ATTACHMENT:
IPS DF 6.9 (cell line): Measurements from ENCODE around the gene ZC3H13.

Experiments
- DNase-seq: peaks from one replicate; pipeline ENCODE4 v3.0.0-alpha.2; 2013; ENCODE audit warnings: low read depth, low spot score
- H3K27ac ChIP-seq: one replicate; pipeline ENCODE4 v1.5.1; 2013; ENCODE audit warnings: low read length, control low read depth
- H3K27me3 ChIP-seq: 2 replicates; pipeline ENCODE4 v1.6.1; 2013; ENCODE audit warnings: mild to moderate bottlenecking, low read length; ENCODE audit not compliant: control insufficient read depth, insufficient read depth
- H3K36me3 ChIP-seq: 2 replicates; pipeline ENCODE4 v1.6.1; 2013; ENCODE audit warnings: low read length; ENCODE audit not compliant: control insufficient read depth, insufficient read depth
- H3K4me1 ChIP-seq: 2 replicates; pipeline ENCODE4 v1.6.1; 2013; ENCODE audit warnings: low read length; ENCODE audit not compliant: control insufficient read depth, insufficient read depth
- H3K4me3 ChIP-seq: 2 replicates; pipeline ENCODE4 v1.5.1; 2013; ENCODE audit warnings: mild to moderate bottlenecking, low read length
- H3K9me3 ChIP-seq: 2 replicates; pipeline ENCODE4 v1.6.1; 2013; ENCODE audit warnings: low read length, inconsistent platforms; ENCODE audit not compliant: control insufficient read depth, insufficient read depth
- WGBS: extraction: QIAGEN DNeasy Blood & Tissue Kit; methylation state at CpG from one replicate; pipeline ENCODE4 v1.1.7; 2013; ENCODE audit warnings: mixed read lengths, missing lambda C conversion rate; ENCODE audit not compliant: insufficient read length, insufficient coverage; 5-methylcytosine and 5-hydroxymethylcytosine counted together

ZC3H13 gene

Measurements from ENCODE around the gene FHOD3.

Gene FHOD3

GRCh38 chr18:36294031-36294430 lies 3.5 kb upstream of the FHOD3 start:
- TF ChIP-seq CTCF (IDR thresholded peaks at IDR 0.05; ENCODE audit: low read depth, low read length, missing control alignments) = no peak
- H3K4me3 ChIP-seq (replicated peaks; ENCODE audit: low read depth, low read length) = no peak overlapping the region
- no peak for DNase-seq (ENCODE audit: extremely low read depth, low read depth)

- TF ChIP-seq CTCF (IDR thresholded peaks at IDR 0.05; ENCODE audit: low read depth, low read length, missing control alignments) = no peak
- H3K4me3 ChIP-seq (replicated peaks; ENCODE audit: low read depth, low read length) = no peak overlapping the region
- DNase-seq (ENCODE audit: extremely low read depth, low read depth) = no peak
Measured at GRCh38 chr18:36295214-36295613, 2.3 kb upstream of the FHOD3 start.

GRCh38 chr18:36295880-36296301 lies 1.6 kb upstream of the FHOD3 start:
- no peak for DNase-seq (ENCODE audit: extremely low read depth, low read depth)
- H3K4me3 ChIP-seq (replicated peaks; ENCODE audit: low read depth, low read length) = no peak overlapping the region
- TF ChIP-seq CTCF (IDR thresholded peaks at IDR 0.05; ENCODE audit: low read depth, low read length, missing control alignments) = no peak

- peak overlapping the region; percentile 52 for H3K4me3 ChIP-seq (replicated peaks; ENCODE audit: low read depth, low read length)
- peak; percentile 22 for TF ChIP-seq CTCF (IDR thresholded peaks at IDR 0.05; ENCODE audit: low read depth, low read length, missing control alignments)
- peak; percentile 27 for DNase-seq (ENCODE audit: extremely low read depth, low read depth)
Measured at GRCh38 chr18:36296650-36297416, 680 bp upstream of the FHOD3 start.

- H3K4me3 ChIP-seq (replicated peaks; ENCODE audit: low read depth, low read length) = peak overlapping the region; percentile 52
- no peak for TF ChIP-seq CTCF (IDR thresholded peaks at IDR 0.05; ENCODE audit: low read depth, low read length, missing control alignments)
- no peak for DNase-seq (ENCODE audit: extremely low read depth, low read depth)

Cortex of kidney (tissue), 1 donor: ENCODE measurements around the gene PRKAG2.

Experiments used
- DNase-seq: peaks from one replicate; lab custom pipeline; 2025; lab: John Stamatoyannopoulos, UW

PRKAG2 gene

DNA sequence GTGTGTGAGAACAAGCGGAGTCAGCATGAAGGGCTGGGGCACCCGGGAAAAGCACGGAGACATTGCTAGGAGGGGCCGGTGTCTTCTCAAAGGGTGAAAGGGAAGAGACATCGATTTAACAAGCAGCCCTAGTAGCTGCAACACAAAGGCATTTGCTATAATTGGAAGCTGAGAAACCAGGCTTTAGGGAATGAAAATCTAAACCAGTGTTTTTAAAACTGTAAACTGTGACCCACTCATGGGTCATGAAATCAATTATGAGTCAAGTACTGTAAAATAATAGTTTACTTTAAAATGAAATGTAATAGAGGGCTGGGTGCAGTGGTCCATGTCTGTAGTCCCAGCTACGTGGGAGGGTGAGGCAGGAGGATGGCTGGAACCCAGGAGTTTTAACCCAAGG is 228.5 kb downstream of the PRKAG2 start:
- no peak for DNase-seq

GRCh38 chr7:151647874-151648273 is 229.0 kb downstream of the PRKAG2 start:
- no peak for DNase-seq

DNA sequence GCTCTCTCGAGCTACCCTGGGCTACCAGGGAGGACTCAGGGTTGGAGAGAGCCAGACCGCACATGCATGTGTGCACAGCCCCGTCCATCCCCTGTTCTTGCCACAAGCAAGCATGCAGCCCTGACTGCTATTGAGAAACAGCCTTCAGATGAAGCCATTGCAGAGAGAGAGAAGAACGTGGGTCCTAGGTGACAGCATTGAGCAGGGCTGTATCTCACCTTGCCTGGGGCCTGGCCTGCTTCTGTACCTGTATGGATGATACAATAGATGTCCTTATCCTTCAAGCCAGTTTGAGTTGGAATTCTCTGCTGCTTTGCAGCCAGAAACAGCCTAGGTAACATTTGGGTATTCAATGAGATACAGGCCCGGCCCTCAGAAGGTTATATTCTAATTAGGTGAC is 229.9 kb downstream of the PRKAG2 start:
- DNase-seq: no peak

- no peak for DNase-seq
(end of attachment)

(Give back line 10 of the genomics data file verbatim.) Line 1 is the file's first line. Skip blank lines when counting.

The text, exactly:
- WGBS: extraction: QIAGEN DNeasy Blood & Tissue Kit; methylation state at CpG from one replicate; pipeline ENCODE4 v1.1.7; 2013; ENCODE audit warnings: mixed read lengths, missing lambda C conversion rate; ENCODE audit not compliant: insufficient read length, insufficient coverage; 5-methylcytosine and 5-hydroxymethylcytosine counted together